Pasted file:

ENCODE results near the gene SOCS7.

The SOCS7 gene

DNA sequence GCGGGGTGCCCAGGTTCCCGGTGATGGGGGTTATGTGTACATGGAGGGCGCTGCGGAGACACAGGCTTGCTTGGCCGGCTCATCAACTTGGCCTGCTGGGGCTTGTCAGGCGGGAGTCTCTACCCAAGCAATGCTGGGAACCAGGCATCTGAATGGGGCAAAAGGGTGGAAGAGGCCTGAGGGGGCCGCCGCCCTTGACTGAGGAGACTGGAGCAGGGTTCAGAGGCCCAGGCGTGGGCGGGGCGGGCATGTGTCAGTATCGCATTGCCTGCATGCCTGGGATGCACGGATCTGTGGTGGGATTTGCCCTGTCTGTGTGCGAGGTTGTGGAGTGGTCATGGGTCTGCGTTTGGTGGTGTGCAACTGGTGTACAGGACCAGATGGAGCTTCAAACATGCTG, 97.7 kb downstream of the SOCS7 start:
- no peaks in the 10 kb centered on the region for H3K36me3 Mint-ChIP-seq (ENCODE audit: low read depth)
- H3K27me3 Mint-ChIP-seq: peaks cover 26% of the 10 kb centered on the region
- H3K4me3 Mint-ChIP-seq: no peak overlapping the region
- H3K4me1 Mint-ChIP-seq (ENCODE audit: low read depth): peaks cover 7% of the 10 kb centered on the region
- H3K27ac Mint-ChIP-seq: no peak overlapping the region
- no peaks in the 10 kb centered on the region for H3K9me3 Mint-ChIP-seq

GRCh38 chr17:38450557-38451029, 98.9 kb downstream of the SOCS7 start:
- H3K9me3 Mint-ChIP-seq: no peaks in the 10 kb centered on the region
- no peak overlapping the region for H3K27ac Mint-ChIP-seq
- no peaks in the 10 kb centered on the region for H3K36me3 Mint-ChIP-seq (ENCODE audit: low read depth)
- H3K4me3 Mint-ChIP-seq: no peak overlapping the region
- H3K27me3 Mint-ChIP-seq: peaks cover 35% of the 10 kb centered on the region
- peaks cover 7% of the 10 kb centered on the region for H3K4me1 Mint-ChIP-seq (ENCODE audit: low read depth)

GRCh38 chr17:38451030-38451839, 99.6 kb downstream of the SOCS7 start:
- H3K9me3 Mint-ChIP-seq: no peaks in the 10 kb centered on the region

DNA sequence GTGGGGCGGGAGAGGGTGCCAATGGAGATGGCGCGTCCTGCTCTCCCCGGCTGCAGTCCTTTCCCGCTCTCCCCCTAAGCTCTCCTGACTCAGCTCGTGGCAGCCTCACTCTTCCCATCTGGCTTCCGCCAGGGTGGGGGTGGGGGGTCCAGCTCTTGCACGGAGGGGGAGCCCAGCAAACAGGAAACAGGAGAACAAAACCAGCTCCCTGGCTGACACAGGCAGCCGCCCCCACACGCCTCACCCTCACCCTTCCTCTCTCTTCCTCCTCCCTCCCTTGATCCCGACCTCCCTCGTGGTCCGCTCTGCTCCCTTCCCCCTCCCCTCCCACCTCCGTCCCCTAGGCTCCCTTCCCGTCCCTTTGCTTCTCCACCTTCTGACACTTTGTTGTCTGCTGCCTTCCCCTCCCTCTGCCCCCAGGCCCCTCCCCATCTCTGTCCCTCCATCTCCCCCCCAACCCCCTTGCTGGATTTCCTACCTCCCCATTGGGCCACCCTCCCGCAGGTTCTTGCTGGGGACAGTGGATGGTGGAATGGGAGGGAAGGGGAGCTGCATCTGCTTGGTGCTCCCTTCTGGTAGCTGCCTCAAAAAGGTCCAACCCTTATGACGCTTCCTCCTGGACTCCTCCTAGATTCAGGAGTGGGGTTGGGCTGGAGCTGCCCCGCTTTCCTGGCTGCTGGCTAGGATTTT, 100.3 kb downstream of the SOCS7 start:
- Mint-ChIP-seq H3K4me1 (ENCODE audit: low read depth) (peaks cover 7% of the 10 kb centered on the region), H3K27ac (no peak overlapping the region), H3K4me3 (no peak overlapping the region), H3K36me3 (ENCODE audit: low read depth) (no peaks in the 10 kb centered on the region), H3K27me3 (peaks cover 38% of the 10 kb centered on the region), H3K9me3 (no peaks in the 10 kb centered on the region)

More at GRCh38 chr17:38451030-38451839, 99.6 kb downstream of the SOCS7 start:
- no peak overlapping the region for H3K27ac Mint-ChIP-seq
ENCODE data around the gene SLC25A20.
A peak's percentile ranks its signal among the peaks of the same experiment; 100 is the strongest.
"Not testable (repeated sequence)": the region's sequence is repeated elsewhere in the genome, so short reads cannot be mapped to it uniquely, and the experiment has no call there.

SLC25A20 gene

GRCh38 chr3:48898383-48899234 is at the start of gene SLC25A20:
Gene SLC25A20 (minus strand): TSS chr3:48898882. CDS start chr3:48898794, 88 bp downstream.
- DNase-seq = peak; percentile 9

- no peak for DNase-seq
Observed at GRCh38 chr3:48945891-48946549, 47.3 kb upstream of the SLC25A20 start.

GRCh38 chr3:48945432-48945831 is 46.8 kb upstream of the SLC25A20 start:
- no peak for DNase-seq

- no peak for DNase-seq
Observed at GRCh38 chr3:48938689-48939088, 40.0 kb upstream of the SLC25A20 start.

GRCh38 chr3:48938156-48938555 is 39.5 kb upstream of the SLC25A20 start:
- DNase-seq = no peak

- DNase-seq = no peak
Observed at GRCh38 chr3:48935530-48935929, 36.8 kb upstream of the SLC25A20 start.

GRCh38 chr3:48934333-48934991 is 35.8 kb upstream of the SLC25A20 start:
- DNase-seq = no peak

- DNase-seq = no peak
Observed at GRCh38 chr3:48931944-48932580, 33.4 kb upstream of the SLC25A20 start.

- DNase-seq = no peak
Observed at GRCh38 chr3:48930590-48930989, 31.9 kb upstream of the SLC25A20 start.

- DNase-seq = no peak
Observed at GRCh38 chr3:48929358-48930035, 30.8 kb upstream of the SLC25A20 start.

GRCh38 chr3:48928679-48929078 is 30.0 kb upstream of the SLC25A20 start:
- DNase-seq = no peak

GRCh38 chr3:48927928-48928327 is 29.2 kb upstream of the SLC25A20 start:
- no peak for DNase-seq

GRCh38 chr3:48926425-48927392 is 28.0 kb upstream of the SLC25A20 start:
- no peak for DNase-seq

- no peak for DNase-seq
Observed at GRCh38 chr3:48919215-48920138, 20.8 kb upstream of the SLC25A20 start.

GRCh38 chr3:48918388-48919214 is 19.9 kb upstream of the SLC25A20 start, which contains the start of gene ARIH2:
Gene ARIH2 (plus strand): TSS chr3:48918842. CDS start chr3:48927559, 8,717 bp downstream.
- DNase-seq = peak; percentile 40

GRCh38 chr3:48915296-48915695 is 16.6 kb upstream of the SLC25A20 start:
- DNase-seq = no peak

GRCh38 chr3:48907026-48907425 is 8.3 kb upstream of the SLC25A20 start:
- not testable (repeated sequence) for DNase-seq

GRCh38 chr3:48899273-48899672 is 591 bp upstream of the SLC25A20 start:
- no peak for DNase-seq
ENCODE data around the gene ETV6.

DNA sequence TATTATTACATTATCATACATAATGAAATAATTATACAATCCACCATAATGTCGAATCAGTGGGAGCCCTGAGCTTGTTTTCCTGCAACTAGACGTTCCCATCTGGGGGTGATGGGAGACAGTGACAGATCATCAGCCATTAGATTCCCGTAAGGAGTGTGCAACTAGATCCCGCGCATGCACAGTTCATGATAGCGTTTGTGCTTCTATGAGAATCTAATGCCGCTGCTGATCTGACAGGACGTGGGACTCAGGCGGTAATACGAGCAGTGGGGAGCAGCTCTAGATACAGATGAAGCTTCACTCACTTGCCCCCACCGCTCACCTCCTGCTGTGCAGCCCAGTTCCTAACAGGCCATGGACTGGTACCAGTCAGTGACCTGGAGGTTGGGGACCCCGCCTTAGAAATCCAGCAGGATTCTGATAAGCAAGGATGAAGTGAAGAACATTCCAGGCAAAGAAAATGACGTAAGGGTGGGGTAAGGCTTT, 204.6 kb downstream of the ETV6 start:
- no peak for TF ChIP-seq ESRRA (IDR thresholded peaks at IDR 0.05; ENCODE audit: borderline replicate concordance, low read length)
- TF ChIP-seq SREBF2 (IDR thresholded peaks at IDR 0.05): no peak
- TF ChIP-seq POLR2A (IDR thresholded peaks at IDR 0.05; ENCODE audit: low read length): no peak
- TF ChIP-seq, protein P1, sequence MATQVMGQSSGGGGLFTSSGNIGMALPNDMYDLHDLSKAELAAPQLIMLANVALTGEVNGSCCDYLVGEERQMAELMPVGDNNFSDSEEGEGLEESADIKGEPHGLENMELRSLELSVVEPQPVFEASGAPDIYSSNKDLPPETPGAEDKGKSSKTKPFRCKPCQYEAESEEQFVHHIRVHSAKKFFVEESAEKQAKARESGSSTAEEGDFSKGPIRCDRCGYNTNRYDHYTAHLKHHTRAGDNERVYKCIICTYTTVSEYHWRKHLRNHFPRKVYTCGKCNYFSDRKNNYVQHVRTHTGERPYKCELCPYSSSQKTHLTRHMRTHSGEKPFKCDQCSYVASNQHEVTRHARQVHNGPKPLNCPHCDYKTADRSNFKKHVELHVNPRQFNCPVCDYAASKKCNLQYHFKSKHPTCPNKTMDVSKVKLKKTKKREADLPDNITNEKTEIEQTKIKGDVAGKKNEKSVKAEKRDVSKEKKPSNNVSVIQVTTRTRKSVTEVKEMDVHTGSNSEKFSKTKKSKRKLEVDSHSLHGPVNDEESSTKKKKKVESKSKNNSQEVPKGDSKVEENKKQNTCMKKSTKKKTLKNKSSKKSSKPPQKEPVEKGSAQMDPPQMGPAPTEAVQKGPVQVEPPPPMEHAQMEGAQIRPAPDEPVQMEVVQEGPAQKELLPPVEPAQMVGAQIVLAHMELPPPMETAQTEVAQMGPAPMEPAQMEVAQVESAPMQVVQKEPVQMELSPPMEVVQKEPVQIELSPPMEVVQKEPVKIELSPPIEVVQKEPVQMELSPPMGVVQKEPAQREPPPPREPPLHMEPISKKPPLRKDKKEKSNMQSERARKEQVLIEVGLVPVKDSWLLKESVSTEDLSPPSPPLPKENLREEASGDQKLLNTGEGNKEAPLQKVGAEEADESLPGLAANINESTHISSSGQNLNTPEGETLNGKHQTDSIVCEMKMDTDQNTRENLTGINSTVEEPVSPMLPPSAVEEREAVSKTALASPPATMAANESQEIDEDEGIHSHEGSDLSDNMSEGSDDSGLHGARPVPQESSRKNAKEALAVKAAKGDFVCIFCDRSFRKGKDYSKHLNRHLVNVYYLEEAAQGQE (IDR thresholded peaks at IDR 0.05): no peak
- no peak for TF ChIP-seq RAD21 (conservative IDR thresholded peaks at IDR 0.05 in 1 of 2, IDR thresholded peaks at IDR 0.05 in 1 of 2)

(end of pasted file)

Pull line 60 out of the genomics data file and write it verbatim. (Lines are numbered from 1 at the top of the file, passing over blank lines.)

- DNase-seq = no peak